Bottle Pop

Most of us divide our beer-drinking careers into two eras: the benighted past and the enlightened present. Everyone’s journey was different, but we’ve all arrived at our personalized version of the same destination, a very happy place where we know what we like and generally have the means to acquire it.

Of course there were twists and turns and Lime-A-Ritas along the way —it’s not as if we eased ourselves into gutter-sleep with a couple buckets of Keystone Ice one night and then magically awoke the next morning floating peacefully down the River Pliny. But for most of us, there were significant milestones along the way that let us know we were on a more tasteful path.

My first major beer epiphany came in my very early 20s when I was toiling in my first office job and sharing a crappy apartment with a couple dozen other dummies. Every weekday on the walk back from the train station, I’d stop into the beer store to pick up dinner. For the first month or so of this arrangement, that meant a 40-ounce bottle of Budweiser and a tube of peanuts. But one evening I was either short on cash or long on courage, because I decided to give Schlitz a shot instead. I figured that if it was at least tolerable, I’d have cut my grocery budget by a third. So imagine my joy upon discovering that I actually prefer Schlitz to Budweiser!

I’ve never been good with money, so rather than invest my 50-cent daily savings in Google, I treated myself to a nut upgrade from lowly peanut to lordly cashew. This was financially ruinous in hindsight, but at the time it drove the lesson home even more clearly: by downshifting to Schlitz —which was no sacrifice given my personal preferences and wouldn’t be too great a burden for all but the most loyal Budman — I was able to climb all the way to the top of the nut heap. Such is the power of knowing your beer palate. I’ve been a dedicated Schlitz drinker ever since.

I’ve had fancier beer breakthroughs since, but that was the first time I really understood that a given beer could offer so much more than its peers. Last week, I asked several beer-world luminaries and Jeremy Danner to share stories about their own awakenings. This is what I learned:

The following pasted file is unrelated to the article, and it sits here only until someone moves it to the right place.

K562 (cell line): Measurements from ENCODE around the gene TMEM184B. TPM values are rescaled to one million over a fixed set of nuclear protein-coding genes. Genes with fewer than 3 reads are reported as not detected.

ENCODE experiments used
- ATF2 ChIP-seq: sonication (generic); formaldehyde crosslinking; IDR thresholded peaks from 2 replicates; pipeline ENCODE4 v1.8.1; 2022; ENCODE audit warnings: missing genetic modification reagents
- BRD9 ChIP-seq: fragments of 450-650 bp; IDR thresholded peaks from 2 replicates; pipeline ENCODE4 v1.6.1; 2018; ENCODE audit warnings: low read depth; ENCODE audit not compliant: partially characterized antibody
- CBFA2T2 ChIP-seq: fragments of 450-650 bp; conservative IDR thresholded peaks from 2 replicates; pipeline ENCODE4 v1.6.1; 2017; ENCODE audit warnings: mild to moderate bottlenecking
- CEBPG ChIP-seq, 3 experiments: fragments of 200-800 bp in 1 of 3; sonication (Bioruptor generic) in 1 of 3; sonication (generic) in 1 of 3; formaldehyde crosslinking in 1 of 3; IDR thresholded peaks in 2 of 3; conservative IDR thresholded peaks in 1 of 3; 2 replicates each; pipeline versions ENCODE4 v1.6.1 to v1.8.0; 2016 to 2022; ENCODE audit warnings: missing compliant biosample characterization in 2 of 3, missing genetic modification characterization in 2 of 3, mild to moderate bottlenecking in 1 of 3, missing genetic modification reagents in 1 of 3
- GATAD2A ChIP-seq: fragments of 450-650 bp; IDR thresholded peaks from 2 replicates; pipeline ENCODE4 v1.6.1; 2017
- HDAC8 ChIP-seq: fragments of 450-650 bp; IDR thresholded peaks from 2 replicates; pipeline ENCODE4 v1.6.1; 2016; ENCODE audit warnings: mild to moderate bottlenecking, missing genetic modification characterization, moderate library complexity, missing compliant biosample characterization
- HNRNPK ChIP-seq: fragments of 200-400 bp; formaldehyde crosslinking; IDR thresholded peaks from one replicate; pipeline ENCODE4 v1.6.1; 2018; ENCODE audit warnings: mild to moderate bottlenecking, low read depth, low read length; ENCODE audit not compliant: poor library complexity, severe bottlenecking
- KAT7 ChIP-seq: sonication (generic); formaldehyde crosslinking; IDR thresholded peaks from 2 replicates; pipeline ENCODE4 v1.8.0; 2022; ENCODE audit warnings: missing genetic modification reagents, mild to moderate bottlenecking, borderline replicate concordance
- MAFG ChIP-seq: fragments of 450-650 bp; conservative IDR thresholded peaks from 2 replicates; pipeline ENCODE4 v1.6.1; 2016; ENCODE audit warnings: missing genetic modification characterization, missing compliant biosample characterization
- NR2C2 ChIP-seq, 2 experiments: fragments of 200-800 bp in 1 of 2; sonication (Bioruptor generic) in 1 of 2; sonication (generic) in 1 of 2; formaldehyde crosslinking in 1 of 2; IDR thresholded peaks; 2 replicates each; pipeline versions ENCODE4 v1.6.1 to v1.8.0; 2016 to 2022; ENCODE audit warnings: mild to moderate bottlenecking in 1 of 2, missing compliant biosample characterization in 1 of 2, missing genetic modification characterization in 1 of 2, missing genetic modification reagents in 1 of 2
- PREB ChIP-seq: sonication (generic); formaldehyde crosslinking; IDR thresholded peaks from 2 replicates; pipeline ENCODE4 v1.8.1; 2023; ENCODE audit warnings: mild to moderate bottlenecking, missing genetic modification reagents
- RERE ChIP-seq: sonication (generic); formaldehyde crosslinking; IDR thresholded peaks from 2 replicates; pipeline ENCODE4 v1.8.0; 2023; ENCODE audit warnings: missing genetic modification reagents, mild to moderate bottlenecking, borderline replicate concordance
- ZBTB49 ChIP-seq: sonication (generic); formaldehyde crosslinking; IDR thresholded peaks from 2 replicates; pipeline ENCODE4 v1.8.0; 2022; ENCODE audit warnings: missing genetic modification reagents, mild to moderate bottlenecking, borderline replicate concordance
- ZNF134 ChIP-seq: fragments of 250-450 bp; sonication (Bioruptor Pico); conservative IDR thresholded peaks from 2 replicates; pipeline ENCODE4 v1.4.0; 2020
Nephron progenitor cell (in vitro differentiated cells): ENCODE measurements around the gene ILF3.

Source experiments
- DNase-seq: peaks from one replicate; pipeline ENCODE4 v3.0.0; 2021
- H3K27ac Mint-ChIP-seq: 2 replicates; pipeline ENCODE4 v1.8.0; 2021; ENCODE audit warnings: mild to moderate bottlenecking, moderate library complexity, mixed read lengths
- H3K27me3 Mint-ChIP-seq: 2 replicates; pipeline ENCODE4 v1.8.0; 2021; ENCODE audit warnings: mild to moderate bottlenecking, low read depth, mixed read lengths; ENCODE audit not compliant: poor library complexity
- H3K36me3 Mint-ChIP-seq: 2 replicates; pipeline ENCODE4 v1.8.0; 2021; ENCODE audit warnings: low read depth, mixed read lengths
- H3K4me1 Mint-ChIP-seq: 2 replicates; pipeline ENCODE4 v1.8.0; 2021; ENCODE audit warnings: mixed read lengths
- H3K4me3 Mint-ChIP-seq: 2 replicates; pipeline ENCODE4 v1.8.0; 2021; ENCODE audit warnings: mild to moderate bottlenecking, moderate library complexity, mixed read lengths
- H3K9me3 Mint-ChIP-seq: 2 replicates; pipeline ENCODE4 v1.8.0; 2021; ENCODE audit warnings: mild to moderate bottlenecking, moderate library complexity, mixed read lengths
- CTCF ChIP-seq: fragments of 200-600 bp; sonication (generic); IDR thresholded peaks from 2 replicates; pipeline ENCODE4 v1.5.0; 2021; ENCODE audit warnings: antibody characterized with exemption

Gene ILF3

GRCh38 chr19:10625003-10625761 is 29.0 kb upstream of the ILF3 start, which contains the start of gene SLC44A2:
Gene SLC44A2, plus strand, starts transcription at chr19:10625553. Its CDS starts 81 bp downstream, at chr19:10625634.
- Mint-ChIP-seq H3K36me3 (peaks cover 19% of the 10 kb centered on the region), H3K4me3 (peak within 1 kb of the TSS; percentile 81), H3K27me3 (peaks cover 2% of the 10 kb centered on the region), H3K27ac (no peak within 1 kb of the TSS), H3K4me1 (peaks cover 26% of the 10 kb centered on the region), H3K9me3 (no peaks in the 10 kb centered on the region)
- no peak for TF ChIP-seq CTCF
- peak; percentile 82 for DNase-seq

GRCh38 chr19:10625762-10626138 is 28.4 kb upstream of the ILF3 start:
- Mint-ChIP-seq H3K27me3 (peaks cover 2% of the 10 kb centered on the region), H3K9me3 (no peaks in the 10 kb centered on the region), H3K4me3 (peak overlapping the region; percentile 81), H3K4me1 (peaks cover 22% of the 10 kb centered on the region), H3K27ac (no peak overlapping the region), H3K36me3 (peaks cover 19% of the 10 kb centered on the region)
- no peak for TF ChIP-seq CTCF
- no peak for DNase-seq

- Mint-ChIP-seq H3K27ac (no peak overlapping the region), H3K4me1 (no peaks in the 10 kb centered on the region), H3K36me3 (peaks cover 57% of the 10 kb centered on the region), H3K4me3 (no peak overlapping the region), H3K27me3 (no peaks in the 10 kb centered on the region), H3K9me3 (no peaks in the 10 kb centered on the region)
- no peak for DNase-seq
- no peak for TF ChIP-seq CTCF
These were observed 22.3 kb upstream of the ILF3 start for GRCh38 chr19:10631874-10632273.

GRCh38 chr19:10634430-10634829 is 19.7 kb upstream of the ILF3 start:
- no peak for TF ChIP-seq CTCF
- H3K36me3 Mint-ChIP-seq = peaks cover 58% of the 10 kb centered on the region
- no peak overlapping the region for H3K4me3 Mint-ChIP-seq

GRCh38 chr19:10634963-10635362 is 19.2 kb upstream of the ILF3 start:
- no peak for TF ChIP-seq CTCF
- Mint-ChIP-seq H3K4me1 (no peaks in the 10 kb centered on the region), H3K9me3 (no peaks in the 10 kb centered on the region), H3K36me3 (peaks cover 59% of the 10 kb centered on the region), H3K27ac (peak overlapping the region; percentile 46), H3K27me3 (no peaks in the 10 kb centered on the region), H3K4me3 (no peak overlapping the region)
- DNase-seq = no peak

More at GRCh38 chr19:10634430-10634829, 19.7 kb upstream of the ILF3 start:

Matt Brynildson, Brewmaster at Firestone Walker:

My first beer crush was Bell’s Amber Ale. The beer that turned me onto craft beer was Bell’s Porter, but I had a silly crush on their Amber Ale.  My friends and I would pool our money and buy kegs of the sweet malty nectar as often as we could. Funny thing was that I was homebrewing like a madman in those days, but I never tried to replicate that particular beer, I just accepted that it was a beer that stood by itself.  We regularly threw “amber” parties at our house, collecting a few bucks from everyone to keep our amber ale obsession fed and keep it on draft at the house. At one point, we had six people living in our $500- a-month, old Victorian-style house in the student ghetto, so I’m pretty sure I was spending more money on Bell’s beer (and homebrew supplies) than I was on rent.”

Suzanne Schalow, owner of Craft Beer Cellar chain:

The first beer that I really feel in love with back in the day was Boulder Sundance Amber. What I remember about that beer was that it had a beautiful caramel sweetness that was balanced by bountiful citrus hops; the beer was sweet and zippy without being bitter, which I COULD NOT HANDLE at the time! Funny how our palates change over time .  I’m a fairly adventurous drinker these days but I don’t drink too many amber ales because they seem a touch too sweet for my (current) likes, and I haven’t had this one in a long time as they stopped making it several years ago.

Jenny Pfäfflin, Exam Manager for Cicerone.org: